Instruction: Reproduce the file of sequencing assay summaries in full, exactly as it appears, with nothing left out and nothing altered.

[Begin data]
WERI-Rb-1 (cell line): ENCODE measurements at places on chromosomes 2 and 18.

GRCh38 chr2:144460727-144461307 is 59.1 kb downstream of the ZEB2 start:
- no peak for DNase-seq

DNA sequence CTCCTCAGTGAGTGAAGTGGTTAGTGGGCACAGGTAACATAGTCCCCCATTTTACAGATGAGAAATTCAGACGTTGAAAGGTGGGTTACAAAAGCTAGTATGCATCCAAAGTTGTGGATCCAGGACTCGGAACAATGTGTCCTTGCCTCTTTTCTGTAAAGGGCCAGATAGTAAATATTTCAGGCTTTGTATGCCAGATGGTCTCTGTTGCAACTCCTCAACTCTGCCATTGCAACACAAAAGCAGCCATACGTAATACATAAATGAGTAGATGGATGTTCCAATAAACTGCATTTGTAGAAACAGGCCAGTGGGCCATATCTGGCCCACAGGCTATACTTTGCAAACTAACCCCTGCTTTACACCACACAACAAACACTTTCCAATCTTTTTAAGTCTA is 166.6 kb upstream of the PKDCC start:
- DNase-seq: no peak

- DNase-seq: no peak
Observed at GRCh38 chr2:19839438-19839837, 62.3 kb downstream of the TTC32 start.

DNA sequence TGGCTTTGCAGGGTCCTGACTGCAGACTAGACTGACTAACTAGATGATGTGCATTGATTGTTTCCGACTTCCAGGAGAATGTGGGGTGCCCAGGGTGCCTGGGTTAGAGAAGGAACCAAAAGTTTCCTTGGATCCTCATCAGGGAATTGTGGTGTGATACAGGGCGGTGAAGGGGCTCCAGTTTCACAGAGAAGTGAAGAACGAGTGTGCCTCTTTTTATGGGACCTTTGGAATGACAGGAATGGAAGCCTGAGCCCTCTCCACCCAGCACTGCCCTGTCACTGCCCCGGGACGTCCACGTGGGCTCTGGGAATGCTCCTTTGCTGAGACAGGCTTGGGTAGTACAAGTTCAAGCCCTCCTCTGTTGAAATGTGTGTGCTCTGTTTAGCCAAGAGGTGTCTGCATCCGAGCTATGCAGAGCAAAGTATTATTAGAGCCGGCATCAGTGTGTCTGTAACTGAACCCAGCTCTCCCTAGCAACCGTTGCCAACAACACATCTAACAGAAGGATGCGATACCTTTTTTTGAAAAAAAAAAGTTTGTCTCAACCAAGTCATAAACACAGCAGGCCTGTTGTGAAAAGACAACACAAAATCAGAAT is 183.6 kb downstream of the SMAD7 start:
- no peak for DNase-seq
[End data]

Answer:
WERI-Rb-1 (cell line): ENCODE measurements at places on chromosomes 2 and 18.

GRCh38 chr2:144460727-144461307 is 59.1 kb downstream of the ZEB2 start:
- no peak for DNase-seq

DNA sequence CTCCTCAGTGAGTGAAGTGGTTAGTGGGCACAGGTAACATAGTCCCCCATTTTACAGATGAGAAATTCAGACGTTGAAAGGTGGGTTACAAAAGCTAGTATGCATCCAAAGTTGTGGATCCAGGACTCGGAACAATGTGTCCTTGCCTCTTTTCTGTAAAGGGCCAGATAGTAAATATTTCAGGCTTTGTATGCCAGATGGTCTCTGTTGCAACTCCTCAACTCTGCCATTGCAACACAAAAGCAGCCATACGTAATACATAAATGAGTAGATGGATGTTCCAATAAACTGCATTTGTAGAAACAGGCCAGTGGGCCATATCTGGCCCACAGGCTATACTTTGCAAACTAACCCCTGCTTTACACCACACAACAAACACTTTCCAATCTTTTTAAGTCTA is 166.6 kb upstream of the PKDCC start:
- DNase-seq: no peak

- DNase-seq: no peak
Observed at GRCh38 chr2:19839438-19839837, 62.3 kb downstream of the TTC32 start.

DNA sequence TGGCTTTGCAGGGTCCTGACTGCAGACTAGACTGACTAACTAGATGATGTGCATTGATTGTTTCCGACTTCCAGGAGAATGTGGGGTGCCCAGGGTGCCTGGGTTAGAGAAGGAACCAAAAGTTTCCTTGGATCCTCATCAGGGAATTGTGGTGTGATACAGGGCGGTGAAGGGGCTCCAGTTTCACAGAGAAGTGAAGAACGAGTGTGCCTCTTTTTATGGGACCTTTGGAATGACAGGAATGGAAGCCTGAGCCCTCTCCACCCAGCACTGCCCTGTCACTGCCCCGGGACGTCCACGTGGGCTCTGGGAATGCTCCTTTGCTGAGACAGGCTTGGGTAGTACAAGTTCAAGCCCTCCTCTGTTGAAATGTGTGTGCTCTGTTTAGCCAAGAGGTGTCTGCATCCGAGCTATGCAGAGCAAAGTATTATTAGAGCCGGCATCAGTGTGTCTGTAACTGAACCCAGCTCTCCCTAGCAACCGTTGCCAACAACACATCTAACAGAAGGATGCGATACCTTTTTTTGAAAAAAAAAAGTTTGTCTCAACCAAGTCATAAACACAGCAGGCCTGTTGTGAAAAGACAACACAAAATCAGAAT is 183.6 kb downstream of the SMAD7 start:
- no peak for DNase-seq